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23 January, 2023
West Lothian Council v Scottish Ministers  CSIH 3
This planning appeal concerned a refusal by West Lothian Council (“Council”) for planning permission to construct around 104 homes on a greenfield site at Hen’s Nest Road, East Whitburn. Ogilvie Homes (“Developers”) appealed the decision to the Scottish Ministers (“Ministers”), who appointed a Reporter. The Reporter granted planning permission. The Council appealed the reporter’s decision to the Inner House.
The key issue in dispute was whether there was a shortfall in the “5 year effective housing land supply”. This is a test which acts as a proxy to measure whether sufficient land is being made available for development to meet the Council’s housebuilding targets. The Council is obliged to maintain a minimum of a 5 year effective housing land supply at all times. If there is a shortfall, then policies in the local development plan (“LDP”) and the strategic development plan (“SESplan”) allow for additional greenfield sites to be released for development providing certain criteria are met. Additionally, in terms of Scottish Planning Policy (“SPP”), there is a presumption in favour of sustainable development which becomes a significant material consideration where there is such a shortfall. The greater the shortfall, the more that any adverse impacts would have to outweigh the benefits. This is called applying the ‘tilted balance’.
It was not disputed that the criteria in the LDP and SESplan policies were met. It was not disputed that, if engaged, the tilted balance did not favour development.
However, the Council argued that there was no shortfall and the Reporter had erred in law in arriving at the conclusion that there was. The Council were critical of the method used to calculate the shortfall. The Council argued that an “average method” be used, which involved taking the total housing land requirement over the life of the current plan (19,811), dividing that figure by the number of years (15) and multiplying the result by 5 years. This resulted in a requirement of 6,605 units, which was less than the projected supply of 8,157 units. The average method, however, leaves out of account past under-delivery, but projected that there was over 6 years’ worth of supply in West Lothian.
The Developer had argued that a “residual method” be used which, on the contrary, takes into account any prior under-delivery against housing targets in previous years. Using the residual method there was less than 3 years’ worth of supply. There was, they argued, therefore a significant shortfall in 5 year effective housing land supply.
Rather than simply accept either the Council or the Developers’ calculation, the Reporter considered he could apply a simpler method to determine whether there was a shortfall. He looked at the number of houses that were targeted to be built by the end of the plan in 2024 (18,010) and estimated that the Council would be at least 4,000 units short. There was no established target beyond 2024 to do a conventional 5 year calculation. The Reporter concluded there was a significant shortfall, and then cross-checked this conclusion was another recent decision in West Lothian at Mossend which proceeded on very similar figures and came to the same result.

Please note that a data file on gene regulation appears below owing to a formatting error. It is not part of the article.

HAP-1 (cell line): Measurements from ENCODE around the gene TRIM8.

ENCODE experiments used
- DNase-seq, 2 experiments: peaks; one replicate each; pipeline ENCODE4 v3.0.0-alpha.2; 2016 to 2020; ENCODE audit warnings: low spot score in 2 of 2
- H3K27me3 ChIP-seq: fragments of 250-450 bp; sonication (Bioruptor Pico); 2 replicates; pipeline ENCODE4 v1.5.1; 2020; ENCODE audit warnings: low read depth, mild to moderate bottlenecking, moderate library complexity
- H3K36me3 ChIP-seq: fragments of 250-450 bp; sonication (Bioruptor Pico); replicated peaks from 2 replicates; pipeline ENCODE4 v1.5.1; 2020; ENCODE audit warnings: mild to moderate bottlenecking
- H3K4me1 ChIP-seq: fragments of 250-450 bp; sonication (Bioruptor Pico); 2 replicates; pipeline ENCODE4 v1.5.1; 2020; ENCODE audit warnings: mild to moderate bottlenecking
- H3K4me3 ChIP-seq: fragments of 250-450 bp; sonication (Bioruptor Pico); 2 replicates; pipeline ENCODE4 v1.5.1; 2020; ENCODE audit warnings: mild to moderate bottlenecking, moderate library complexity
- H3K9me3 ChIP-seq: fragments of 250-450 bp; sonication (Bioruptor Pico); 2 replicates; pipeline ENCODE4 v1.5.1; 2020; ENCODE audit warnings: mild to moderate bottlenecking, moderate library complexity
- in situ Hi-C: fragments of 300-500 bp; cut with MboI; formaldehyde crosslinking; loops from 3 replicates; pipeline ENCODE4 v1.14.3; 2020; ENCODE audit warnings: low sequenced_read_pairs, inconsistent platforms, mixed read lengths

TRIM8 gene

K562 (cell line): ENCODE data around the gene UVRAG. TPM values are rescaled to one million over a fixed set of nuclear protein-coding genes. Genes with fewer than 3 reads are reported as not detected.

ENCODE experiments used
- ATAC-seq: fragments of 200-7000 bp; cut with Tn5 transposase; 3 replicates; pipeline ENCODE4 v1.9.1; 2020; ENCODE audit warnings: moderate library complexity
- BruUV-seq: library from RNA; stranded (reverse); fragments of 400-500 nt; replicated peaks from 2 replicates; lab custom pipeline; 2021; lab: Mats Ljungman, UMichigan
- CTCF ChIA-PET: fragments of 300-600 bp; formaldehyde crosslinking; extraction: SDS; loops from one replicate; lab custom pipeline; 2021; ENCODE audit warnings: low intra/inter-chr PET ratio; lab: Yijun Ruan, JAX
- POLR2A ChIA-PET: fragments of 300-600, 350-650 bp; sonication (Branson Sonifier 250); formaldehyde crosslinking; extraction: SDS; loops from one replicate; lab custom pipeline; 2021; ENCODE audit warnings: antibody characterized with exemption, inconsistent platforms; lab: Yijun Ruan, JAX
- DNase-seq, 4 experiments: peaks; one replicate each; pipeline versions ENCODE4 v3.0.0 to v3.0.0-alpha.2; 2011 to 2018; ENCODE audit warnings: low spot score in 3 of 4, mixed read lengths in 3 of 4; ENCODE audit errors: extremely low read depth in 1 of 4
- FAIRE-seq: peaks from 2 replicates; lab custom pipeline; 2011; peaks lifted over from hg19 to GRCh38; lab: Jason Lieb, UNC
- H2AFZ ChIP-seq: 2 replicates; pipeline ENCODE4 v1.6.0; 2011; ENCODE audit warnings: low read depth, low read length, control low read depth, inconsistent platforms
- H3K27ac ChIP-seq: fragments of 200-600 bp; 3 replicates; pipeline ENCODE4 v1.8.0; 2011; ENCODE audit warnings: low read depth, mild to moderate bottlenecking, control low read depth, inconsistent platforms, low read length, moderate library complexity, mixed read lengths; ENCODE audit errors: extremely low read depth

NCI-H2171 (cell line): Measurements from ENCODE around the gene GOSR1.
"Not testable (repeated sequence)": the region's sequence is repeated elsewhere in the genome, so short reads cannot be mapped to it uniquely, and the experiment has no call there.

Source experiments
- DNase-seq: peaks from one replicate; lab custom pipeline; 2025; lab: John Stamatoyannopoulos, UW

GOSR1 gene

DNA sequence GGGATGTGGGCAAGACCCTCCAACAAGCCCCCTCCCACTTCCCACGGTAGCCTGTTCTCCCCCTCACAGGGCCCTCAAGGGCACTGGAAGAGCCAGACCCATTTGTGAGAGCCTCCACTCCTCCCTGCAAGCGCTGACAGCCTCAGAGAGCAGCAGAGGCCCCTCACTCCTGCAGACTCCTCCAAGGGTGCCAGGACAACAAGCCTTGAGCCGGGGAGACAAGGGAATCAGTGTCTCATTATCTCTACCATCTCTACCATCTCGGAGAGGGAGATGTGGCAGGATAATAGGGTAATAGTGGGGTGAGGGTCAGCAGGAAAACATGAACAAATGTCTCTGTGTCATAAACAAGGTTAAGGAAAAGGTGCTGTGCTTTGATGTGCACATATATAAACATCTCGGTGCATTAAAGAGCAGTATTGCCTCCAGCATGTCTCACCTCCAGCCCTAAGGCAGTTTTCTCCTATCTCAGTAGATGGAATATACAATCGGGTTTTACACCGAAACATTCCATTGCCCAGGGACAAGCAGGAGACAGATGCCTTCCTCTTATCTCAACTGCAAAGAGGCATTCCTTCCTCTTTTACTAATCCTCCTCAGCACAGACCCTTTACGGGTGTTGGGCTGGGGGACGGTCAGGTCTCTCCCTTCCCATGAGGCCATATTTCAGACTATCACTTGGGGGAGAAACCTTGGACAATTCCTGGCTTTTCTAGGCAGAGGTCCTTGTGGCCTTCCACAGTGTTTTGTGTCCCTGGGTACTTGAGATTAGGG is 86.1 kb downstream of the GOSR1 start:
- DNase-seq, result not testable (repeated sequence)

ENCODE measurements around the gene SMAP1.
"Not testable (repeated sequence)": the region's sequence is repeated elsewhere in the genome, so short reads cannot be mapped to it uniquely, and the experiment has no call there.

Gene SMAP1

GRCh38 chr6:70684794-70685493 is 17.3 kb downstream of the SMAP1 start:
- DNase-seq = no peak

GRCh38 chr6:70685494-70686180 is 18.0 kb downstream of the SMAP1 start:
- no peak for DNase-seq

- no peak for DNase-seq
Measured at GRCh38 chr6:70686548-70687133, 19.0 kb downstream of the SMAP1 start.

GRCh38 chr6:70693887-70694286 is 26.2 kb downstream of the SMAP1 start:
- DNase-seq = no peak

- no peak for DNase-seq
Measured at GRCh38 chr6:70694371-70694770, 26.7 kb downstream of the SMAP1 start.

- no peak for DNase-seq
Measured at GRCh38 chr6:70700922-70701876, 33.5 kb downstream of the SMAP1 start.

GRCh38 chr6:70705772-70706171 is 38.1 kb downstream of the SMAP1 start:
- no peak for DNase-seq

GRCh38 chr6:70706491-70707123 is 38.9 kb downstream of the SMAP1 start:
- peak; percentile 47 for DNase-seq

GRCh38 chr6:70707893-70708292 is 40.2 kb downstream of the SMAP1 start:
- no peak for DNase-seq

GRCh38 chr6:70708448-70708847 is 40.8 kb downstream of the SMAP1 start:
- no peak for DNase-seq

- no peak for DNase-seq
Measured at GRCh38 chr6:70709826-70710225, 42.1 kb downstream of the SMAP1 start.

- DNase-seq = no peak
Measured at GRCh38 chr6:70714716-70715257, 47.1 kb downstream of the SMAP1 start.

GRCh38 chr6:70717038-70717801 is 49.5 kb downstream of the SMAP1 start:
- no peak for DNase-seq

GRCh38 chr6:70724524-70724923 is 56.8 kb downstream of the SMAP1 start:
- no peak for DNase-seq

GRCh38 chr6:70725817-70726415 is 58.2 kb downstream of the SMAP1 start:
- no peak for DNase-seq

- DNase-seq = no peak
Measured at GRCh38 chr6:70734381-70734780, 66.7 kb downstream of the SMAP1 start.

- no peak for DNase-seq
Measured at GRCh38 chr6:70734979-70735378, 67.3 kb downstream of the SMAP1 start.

The Lord President gave the opinion for the First Division, which also included Lords Woolman and Pentland. The Lord President emphasised that reporters were not lawyers and neither, primarily, was their audience. It was desirable for their reasoning to be “intelligible, yet succinct”. This Reporter’s decision readily met that standard. The Reporter asked himself the right question, was aware of the alternative methods of calculation and the recent history of changes and court challenges to planning policy in this area.
The Court was satisfied that there was no basis to interfere with the Reporter’s decision. The answer to the question of whether there is a shortfall is a matter of planning judgement for the Reporter to decide. The Court will only intervene if there were no material before the Reporter to support his conclusion. In this case there was such material.
The Court emphasised that the development plan policies that allow for exceptional release of land when a shortfall is demonstrated are a means to an end and not an end in themselves: “That end is the fulfilment of the overall purpose of a development plan, which is to ensure that the housing need in the area is met”.
It was clear that the Council had fallen far behind its targets. The Reporter was dealing with a situation where there was no target established for 5 years’ time. In the circumstances, the Reporter’s approach was “realistic and accorded with common sense”. The Court was reassured by the fact that the Reporter had cross-checking his conclusions with the decision in Mossend. Ultimately the Court declared that the Reporter’s decision was “entirely coherent”.
West Lothian Council: Douglas Armstrong KC
Scottish Ministers: Michael Way
Ogilvie Homes: AO Sutherland (sol ad)
Opinion of First Division can be found here.